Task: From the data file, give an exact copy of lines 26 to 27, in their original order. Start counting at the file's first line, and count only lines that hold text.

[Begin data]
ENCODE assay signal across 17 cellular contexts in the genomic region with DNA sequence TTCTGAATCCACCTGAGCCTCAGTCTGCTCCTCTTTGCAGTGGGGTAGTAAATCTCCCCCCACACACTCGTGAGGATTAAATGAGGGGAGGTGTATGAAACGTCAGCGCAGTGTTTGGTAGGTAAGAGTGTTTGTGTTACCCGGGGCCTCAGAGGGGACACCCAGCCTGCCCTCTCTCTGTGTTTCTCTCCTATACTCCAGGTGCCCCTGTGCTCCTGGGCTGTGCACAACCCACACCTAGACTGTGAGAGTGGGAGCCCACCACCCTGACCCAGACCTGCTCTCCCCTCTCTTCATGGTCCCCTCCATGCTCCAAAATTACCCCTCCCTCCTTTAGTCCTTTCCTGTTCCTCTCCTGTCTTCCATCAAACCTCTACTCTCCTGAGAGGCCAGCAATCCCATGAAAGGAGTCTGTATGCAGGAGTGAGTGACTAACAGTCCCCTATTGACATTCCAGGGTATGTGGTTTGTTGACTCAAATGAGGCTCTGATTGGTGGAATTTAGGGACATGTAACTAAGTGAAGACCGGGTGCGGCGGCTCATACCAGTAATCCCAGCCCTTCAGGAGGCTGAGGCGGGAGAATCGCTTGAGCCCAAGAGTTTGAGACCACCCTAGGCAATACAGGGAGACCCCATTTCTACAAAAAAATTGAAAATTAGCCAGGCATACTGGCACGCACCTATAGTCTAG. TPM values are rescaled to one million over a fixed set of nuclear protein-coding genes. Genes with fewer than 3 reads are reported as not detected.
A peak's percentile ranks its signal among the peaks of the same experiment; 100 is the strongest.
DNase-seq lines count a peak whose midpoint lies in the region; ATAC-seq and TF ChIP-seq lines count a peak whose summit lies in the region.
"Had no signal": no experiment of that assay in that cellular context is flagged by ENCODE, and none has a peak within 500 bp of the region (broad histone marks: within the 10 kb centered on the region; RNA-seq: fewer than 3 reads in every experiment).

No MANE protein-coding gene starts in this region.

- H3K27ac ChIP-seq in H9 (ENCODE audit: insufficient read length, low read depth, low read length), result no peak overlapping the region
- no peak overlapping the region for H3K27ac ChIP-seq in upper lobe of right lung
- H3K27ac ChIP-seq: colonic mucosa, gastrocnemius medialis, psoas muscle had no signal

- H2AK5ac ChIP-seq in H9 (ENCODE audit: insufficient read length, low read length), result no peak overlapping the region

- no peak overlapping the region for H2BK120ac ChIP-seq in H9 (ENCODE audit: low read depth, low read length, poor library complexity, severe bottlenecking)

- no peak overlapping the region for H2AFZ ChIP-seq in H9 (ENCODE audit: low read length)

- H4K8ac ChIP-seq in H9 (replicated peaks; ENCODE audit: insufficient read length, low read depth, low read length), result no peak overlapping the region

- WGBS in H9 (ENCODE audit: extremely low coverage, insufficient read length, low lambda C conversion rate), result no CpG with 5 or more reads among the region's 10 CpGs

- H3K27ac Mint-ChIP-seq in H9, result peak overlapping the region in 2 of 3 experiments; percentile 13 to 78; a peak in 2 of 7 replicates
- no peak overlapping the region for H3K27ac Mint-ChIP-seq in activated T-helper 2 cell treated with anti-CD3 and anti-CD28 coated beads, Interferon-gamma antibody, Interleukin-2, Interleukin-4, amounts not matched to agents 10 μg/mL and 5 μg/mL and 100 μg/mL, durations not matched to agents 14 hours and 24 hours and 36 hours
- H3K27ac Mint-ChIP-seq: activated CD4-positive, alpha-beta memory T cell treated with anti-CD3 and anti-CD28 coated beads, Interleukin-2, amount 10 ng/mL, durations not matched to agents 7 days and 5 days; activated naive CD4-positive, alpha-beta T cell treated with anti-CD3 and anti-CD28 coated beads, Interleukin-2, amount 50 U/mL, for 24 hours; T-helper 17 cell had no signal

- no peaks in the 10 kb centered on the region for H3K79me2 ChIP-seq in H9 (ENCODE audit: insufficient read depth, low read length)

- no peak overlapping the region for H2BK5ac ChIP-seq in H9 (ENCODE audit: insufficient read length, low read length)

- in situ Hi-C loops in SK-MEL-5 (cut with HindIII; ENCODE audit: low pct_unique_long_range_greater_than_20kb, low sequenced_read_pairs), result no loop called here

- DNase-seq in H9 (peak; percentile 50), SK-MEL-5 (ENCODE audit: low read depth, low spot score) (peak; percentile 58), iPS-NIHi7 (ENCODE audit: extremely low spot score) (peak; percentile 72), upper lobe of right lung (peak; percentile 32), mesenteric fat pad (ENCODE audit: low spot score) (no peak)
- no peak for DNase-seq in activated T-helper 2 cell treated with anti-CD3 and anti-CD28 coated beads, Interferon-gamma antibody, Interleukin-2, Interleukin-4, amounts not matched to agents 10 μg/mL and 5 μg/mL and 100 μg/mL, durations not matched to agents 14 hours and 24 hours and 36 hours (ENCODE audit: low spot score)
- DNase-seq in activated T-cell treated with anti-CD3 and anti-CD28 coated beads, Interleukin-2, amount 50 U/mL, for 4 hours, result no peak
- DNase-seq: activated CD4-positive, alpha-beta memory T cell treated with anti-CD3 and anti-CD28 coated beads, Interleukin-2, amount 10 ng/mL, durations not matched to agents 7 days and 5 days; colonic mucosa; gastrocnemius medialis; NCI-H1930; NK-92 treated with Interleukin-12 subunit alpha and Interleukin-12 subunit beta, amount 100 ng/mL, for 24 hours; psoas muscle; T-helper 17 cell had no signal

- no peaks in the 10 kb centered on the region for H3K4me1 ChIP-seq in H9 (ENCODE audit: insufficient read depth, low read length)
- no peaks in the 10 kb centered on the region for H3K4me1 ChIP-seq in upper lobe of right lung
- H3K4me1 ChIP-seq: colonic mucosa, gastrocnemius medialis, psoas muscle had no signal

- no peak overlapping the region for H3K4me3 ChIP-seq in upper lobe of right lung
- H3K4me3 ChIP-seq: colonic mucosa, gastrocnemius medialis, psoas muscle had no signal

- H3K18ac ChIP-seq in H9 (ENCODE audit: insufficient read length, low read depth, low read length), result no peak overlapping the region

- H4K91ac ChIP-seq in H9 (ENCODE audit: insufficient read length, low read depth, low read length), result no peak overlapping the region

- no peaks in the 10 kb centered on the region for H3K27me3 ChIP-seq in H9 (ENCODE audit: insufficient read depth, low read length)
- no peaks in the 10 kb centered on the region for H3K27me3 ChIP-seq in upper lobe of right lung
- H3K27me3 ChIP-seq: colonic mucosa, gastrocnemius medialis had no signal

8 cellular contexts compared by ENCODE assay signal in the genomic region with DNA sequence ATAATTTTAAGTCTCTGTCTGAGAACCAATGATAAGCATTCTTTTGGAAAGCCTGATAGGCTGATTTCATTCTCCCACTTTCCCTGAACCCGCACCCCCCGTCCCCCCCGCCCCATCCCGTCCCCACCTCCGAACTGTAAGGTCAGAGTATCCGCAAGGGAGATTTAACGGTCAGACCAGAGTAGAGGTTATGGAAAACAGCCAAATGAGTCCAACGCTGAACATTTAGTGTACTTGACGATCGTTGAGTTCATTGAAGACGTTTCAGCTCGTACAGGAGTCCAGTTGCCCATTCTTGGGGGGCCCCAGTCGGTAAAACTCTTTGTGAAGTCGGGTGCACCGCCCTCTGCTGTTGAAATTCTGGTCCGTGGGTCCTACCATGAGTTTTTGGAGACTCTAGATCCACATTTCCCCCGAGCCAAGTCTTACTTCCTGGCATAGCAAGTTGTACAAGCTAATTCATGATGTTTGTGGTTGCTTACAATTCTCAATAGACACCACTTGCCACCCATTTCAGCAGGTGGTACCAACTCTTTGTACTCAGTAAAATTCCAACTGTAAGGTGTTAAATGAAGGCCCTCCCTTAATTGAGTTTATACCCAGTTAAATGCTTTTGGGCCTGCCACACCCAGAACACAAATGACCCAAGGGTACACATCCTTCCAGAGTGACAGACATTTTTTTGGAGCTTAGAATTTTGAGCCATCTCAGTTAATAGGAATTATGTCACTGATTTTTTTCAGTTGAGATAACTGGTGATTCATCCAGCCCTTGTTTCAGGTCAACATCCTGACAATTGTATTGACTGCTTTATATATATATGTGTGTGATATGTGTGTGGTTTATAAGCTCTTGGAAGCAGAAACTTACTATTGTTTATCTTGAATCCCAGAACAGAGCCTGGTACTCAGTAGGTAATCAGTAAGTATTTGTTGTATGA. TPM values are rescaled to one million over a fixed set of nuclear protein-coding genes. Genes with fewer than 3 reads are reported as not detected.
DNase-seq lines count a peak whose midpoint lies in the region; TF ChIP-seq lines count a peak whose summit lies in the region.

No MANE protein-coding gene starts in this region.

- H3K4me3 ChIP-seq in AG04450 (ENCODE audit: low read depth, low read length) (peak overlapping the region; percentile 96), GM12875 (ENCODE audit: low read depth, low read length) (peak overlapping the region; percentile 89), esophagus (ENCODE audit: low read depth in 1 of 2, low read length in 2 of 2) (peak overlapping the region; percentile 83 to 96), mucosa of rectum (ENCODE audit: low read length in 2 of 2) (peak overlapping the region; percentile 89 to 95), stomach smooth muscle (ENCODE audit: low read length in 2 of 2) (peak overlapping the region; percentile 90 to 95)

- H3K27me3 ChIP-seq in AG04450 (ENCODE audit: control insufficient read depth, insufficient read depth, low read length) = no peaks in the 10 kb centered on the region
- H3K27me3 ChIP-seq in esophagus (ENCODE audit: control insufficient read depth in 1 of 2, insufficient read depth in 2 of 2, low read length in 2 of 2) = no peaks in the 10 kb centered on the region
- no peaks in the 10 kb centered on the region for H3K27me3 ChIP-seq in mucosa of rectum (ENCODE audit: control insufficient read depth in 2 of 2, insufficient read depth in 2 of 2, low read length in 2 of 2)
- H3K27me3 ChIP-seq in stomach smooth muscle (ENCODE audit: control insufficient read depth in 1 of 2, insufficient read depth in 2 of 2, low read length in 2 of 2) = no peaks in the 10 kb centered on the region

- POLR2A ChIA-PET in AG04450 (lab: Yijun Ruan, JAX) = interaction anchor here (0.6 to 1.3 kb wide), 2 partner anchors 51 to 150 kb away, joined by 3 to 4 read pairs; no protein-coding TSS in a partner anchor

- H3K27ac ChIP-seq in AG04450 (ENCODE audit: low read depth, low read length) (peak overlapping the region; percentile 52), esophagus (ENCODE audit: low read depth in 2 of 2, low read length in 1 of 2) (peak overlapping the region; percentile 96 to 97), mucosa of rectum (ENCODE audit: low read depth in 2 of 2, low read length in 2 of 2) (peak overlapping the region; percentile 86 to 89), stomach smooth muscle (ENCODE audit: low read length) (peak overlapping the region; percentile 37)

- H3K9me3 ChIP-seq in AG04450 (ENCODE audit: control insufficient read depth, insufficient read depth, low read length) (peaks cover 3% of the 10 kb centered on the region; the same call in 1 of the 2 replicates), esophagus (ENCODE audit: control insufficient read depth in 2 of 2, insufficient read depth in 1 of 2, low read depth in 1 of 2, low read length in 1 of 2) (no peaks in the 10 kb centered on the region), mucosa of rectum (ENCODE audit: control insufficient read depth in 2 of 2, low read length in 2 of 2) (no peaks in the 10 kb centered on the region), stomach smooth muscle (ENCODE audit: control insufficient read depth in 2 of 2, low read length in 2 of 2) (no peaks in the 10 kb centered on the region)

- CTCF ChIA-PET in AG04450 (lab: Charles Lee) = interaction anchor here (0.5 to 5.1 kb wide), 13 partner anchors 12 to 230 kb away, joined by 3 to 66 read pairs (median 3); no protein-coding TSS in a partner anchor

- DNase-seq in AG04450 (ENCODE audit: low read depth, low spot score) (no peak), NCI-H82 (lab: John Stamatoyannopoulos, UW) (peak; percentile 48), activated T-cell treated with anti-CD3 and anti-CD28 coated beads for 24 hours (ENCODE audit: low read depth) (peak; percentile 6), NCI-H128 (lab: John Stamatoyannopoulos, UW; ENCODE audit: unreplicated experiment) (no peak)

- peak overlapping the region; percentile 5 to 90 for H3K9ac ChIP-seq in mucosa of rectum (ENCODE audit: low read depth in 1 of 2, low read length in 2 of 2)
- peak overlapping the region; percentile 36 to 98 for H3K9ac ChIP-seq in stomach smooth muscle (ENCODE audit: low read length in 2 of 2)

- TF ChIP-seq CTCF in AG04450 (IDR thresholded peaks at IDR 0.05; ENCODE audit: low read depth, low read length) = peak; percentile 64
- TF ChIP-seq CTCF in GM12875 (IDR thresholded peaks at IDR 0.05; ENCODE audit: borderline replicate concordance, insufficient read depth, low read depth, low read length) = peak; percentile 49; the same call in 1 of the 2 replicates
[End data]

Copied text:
- H3K4me1 ChIP-seq: colonic mucosa, gastrocnemius medialis, psoas muscle had no signal

- no peak overlapping the region for H3K4me3 ChIP-seq in upper lobe of right lung